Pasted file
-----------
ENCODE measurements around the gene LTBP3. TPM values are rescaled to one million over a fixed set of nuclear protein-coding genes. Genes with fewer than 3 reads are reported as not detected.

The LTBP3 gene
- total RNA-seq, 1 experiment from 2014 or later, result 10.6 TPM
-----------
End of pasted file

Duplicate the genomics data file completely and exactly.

ENCODE measurements around the gene LTBP3. TPM values are rescaled to one million over a fixed set of nuclear protein-coding genes. Genes with fewer than 3 reads are reported as not detected.

The LTBP3 gene
- total RNA-seq, 1 experiment from 2014 or later, result 10.6 TPM